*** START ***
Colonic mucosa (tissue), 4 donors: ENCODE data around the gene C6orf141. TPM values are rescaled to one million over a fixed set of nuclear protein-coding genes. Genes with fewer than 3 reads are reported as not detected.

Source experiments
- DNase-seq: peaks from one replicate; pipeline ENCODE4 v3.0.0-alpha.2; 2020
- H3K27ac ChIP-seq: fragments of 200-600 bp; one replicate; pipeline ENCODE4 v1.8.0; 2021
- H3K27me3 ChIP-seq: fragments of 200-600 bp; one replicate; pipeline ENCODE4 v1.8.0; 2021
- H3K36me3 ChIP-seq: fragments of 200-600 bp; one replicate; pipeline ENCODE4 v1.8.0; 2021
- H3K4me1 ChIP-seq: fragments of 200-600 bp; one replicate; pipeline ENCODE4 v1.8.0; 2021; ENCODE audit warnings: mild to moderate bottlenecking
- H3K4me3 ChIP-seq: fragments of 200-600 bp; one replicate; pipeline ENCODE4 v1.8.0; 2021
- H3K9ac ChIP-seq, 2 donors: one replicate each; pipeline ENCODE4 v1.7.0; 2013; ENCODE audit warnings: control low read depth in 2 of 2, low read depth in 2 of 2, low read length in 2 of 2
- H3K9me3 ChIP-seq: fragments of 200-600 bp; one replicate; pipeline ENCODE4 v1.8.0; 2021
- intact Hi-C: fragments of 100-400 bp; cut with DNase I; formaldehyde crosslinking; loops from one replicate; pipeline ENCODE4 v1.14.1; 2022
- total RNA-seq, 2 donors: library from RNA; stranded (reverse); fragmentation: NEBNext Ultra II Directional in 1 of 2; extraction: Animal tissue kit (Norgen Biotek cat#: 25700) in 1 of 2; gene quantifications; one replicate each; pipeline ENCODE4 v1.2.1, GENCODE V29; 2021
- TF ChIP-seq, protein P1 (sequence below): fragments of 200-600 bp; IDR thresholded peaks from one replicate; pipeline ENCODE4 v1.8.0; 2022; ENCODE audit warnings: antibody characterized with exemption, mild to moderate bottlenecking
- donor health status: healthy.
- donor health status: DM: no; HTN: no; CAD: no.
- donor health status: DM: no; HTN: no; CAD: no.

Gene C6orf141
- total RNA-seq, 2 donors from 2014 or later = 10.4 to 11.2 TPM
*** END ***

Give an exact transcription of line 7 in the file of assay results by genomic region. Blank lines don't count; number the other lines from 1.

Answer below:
- H3K4me1 ChIP-seq: fragments of 200-600 bp; one replicate; pipeline ENCODE4 v1.8.0; 2021; ENCODE audit warnings: mild to moderate bottlenecking